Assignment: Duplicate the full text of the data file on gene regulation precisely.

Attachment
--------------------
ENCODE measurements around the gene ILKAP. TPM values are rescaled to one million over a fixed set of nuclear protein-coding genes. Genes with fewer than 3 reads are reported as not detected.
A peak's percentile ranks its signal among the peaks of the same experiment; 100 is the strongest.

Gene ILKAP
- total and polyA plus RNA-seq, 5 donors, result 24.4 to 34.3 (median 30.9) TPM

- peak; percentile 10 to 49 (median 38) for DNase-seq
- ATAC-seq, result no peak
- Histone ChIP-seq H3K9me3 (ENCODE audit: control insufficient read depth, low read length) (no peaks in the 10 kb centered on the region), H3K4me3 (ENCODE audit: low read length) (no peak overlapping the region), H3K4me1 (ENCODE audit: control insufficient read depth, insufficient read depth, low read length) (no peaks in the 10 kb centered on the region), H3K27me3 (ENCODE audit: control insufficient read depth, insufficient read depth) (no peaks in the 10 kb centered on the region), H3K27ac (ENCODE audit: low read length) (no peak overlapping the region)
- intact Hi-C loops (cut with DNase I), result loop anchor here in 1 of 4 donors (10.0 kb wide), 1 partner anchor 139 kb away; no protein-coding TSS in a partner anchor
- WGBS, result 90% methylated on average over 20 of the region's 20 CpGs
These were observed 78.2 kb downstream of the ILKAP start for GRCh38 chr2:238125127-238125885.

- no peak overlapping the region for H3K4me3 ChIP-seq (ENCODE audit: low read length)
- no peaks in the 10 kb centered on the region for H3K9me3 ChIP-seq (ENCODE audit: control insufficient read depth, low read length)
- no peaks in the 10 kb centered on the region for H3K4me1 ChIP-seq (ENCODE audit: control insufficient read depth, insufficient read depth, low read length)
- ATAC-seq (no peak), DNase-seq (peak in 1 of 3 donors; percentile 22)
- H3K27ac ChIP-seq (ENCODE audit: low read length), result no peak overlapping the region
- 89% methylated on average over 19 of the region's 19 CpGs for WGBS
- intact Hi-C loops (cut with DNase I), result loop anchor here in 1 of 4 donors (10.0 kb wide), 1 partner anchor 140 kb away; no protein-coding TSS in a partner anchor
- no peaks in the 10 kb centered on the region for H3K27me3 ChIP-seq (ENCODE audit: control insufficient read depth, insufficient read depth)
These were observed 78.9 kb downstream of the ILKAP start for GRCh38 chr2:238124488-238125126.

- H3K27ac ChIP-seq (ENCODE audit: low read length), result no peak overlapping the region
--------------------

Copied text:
ENCODE measurements around the gene ILKAP. TPM values are rescaled to one million over a fixed set of nuclear protein-coding genes. Genes with fewer than 3 reads are reported as not detected.
A peak's percentile ranks its signal among the peaks of the same experiment; 100 is the strongest.

Gene ILKAP
- total and polyA plus RNA-seq, 5 donors, result 24.4 to 34.3 (median 30.9) TPM

- peak; percentile 10 to 49 (median 38) for DNase-seq
- ATAC-seq, result no peak
- Histone ChIP-seq H3K9me3 (ENCODE audit: control insufficient read depth, low read length) (no peaks in the 10 kb centered on the region), H3K4me3 (ENCODE audit: low read length) (no peak overlapping the region), H3K4me1 (ENCODE audit: control insufficient read depth, insufficient read depth, low read length) (no peaks in the 10 kb centered on the region), H3K27me3 (ENCODE audit: control insufficient read depth, insufficient read depth) (no peaks in the 10 kb centered on the region), H3K27ac (ENCODE audit: low read length) (no peak overlapping the region)
- intact Hi-C loops (cut with DNase I), result loop anchor here in 1 of 4 donors (10.0 kb wide), 1 partner anchor 139 kb away; no protein-coding TSS in a partner anchor
- WGBS, result 90% methylated on average over 20 of the region's 20 CpGs
These were observed 78.2 kb downstream of the ILKAP start for GRCh38 chr2:238125127-238125885.

- no peak overlapping the region for H3K4me3 ChIP-seq (ENCODE audit: low read length)
- no peaks in the 10 kb centered on the region for H3K9me3 ChIP-seq (ENCODE audit: control insufficient read depth, low read length)
- no peaks in the 10 kb centered on the region for H3K4me1 ChIP-seq (ENCODE audit: control insufficient read depth, insufficient read depth, low read length)
- ATAC-seq (no peak), DNase-seq (peak in 1 of 3 donors; percentile 22)
- H3K27ac ChIP-seq (ENCODE audit: low read length), result no peak overlapping the region
- 89% methylated on average over 19 of the region's 19 CpGs for WGBS
- intact Hi-C loops (cut with DNase I), result loop anchor here in 1 of 4 donors (10.0 kb wide), 1 partner anchor 140 kb away; no protein-coding TSS in a partner anchor
- no peaks in the 10 kb centered on the region for H3K27me3 ChIP-seq (ENCODE audit: control insufficient read depth, insufficient read depth)
These were observed 78.9 kb downstream of the ILKAP start for GRCh38 chr2:238124488-238125126.

- H3K27ac ChIP-seq (ENCODE audit: low read length), result no peak overlapping the region